Capsized ship in Port of Brunswick: It's happened before
2015 incident in United Kingdom happened at sea
BRUNSWICK, Ga. – The capsizing of M/V Golden Ray leaving the Port of Brunswick early Sunday is not the first time something like that has happened to a car and truck transport ship.
An extremely similar case that happened off the Isle of Wight in England in January 2015. A similar vessel named the Hoegh Osaka was hauling cars and trucks when it tipped over and, like in Brunswick, 24 crew members had to be rescued.
But there were also differences. The Hoegh Osaka was already away from a seaport when it started listing to one side and eventually tipped over in the water. Eventually the ship was able to be moved to shore and salvaged.
According to an accident report published in 2016, improper ballast was one of the contributing factors that caused the Hoegh Osaka to list, or to tip to one side. Ballast is the mechanism of weighting the bottom of a boat so it won't be too top heavy. But the cargo inside -- cars and trucks -- contributed to the listing of the ship.
The report reads: "Cargo distribution was such that the upper vehicle decks were full while the lower vehicle decks were lightly loaded. ... it was most likely that the cargo shifted due to the ship’s excessive list and was not causal to the accident."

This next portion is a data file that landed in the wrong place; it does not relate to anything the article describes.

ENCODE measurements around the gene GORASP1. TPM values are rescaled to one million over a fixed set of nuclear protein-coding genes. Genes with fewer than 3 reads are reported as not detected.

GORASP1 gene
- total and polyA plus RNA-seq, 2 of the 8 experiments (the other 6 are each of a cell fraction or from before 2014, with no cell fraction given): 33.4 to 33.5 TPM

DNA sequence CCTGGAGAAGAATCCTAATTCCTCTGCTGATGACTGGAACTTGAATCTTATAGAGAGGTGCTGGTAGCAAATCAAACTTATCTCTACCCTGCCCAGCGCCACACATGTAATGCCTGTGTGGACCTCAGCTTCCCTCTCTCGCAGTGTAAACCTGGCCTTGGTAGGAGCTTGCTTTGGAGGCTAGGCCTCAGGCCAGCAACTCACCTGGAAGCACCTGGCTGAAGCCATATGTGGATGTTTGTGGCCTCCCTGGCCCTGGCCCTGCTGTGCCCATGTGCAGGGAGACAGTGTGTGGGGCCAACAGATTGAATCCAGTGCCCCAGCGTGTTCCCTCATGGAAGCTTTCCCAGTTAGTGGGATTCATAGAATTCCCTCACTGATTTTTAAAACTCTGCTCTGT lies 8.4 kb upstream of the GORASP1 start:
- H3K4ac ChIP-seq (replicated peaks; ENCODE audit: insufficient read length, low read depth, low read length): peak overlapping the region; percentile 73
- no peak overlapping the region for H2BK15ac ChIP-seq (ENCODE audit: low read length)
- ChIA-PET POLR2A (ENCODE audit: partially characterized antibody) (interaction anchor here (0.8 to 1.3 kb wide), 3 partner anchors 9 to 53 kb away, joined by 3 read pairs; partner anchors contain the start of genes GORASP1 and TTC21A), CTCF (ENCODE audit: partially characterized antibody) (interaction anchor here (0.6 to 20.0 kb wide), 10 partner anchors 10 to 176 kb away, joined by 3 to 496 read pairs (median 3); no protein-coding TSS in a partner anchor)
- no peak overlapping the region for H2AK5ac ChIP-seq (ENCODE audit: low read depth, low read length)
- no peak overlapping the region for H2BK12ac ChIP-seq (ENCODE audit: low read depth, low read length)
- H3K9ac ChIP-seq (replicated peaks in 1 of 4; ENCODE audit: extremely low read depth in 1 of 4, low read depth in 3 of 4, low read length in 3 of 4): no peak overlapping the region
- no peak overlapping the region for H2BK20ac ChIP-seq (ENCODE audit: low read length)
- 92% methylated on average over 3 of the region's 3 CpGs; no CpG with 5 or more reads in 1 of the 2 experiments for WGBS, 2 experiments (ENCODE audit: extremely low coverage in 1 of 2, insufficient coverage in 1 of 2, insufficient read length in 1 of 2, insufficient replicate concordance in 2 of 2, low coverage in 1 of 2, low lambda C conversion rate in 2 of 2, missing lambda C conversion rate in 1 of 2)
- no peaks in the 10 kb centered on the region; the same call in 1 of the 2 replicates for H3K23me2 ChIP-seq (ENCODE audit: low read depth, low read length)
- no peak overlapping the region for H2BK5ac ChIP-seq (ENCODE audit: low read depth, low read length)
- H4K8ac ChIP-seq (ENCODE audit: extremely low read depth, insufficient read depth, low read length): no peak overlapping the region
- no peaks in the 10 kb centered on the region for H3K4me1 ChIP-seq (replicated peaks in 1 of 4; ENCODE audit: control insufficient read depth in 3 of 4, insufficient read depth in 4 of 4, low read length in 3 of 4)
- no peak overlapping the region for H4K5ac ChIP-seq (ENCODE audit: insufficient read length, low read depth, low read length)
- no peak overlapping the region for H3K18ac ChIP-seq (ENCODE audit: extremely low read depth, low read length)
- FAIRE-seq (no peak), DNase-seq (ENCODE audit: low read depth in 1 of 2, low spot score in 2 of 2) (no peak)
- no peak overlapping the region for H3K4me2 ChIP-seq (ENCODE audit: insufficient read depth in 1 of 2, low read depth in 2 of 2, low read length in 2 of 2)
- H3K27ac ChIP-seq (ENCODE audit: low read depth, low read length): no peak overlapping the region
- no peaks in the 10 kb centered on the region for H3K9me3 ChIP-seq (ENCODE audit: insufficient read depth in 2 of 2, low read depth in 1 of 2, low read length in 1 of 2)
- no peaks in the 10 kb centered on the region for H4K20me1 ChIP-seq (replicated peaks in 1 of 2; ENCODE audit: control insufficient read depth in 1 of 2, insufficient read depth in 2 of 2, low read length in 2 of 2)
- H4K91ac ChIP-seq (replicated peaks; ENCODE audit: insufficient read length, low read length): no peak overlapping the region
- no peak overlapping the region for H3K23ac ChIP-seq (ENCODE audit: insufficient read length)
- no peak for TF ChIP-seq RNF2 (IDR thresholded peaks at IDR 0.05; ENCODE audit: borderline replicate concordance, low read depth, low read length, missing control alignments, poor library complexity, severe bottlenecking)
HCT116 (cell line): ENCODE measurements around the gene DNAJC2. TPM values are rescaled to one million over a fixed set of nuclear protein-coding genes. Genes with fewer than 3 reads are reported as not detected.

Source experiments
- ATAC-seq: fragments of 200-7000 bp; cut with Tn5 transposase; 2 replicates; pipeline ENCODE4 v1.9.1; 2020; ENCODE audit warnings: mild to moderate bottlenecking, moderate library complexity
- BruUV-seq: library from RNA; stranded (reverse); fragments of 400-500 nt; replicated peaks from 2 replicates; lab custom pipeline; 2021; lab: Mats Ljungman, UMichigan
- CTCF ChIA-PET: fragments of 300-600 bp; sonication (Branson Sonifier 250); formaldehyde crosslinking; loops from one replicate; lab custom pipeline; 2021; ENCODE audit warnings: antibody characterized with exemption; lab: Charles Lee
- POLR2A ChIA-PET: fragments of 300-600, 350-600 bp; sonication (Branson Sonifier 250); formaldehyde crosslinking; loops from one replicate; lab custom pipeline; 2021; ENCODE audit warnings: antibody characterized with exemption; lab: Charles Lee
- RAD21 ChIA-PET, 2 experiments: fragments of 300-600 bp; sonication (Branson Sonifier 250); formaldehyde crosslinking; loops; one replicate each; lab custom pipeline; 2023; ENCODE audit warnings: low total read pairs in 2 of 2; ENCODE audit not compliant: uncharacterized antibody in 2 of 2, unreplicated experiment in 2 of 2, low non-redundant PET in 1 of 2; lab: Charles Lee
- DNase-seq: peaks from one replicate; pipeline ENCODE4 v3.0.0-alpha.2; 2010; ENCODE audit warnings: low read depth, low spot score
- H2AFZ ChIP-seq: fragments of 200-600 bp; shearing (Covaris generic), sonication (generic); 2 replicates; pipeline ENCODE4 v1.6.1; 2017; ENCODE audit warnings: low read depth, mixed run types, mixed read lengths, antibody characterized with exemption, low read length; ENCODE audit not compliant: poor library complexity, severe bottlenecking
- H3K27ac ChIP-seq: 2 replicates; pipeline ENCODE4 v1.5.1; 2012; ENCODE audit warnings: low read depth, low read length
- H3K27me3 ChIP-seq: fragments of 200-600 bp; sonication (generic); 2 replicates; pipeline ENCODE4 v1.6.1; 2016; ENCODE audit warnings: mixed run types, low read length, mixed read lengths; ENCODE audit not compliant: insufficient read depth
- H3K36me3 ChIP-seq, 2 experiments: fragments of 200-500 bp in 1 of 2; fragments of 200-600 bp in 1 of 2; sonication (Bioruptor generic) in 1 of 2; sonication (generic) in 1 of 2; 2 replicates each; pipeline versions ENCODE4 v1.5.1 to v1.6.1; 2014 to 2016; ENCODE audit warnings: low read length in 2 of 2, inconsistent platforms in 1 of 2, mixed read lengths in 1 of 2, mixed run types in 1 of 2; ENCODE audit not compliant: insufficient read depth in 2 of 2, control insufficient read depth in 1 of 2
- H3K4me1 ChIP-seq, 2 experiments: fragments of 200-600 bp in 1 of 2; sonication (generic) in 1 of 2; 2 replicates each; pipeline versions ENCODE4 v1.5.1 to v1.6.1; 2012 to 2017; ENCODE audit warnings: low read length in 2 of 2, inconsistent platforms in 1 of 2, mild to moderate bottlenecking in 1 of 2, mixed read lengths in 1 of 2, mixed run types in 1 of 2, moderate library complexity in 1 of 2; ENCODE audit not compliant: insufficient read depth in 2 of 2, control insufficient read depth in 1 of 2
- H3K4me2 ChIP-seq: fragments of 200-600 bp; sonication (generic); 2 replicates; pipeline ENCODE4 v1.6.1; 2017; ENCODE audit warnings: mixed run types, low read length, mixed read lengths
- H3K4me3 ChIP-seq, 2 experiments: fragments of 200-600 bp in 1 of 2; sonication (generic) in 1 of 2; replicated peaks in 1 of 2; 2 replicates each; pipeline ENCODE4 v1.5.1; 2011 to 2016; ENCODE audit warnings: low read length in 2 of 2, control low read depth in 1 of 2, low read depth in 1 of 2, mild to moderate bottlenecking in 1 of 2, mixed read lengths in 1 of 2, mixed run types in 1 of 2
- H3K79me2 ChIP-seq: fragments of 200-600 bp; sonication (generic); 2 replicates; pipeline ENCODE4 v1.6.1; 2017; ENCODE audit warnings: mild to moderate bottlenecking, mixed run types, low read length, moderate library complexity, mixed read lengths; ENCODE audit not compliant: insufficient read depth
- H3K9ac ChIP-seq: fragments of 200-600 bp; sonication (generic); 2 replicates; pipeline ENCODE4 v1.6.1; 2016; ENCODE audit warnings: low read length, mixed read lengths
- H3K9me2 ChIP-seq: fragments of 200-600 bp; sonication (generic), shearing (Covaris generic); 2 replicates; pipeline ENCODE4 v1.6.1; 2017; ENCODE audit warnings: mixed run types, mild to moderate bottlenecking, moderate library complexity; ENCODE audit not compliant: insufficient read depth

"It's a similar-looking ship, there's no question about it," local maritime expert Rod Sullivan told News4Jax. "And there are similarities. it is a car carrier. it listed over one side initially and then it was intentionally beached after the cargo listed then it needed to be righted."
While the project to right or disassemble the Golden Ray could take weeks or months. The case in 2015 happened a lot more quickly.
"The salvage, in the case of Hoegh Osaka was completed in four days," Sullivan said. "They refloated it in four days then took it to shipyard, but (it was) a year before they could take out to sea,"
A major complication of the Golden Ray recovery is that it is so close to shore and the potential environmental damage.
"There has been visible oil leaking from the Golden Ray," Sullvan said. "In the Hoegh Osaka report, it said there was no pollution."
Sullivan said the Golden Ray's owner, Hyundai Glovis, would prefer to keep the two-year-old ship and repair it so it can remain in service because these types of car and truck carriers can cost tens of millions of dollars. But they have to weigh that against any potential environmental damage in Brunswick's waters. If the environmental damage is excessive, the ship may not be worth it."
Sullivan used $1 billion as an example of the environmental cleanup cost without knowing what the actual total will be.
"We have a ship that's worth 10% of that, so you don't want to have a major pollution incident in a United States port. The liability of that can far exceed the value of the ship," Sullivan said.
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